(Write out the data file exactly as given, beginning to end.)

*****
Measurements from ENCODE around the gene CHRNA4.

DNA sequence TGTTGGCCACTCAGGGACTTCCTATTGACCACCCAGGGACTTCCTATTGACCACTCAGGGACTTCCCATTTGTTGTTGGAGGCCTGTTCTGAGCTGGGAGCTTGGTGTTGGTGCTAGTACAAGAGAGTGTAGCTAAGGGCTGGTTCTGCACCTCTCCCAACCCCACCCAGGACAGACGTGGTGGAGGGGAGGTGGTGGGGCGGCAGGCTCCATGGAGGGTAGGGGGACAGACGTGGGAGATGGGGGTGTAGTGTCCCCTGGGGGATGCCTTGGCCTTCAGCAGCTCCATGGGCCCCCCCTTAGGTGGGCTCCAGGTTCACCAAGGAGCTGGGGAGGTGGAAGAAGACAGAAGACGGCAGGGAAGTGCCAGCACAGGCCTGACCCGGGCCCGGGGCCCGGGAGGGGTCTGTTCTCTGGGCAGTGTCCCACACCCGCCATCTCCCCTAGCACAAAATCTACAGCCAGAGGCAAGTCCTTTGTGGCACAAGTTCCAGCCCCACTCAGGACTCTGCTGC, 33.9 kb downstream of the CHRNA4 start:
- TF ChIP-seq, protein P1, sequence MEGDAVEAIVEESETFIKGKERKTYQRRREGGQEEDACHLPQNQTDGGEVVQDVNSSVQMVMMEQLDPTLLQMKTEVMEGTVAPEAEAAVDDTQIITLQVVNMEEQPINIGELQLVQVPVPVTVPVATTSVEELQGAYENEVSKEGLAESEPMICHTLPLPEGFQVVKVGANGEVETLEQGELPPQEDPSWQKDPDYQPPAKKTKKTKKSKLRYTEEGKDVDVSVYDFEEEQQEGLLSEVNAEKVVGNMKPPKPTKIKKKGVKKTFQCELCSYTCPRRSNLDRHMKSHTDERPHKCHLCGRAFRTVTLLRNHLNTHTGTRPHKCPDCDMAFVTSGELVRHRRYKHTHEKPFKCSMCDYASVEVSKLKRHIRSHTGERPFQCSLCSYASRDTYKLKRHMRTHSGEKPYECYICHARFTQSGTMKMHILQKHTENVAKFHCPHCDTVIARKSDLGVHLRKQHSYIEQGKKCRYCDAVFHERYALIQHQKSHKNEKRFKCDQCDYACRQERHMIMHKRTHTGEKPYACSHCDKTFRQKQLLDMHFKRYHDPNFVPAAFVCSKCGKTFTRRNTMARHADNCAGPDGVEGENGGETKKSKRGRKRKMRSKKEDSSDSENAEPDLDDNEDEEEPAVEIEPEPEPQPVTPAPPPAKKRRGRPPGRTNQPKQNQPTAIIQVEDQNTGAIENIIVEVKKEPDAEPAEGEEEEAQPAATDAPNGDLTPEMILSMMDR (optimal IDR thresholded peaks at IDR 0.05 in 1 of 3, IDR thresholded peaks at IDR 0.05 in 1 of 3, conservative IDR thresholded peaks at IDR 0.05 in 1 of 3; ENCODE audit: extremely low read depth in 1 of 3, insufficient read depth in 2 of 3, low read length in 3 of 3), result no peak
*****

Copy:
Measurements from ENCODE around the gene CHRNA4.

DNA sequence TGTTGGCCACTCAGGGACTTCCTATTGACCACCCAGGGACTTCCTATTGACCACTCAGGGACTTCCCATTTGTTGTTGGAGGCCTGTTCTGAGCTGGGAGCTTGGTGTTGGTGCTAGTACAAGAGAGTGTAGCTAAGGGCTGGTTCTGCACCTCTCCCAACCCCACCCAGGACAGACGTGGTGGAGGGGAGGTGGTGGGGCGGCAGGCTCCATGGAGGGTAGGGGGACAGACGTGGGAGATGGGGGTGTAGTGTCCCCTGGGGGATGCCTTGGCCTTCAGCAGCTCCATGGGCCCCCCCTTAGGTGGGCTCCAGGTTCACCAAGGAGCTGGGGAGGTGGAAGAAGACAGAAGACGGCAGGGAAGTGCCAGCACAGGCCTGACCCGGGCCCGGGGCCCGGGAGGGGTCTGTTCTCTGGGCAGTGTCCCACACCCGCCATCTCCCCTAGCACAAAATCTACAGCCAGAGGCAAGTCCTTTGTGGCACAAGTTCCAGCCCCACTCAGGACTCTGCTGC, 33.9 kb downstream of the CHRNA4 start:
- TF ChIP-seq, protein P1, sequence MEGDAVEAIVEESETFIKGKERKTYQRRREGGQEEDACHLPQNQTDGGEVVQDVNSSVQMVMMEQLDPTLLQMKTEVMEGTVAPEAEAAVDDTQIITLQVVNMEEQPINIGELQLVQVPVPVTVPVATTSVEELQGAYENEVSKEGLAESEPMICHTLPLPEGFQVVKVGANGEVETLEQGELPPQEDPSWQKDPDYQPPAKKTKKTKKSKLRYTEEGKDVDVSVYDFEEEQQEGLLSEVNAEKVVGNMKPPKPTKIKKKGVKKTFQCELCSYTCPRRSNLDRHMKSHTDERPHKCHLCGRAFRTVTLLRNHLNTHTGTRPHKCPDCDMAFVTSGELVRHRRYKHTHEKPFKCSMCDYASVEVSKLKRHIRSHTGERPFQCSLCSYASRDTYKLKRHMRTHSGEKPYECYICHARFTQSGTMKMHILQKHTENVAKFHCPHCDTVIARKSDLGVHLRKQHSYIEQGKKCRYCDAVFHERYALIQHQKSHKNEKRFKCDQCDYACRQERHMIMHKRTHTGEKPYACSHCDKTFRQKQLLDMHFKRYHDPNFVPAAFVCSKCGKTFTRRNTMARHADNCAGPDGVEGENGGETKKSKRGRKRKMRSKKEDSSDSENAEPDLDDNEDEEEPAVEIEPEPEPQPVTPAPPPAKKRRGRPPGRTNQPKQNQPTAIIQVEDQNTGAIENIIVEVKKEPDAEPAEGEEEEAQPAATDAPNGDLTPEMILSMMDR (optimal IDR thresholded peaks at IDR 0.05 in 1 of 3, IDR thresholded peaks at IDR 0.05 in 1 of 3, conservative IDR thresholded peaks at IDR 0.05 in 1 of 3; ENCODE audit: extremely low read depth in 1 of 3, insufficient read depth in 2 of 3, low read length in 3 of 3), result no peak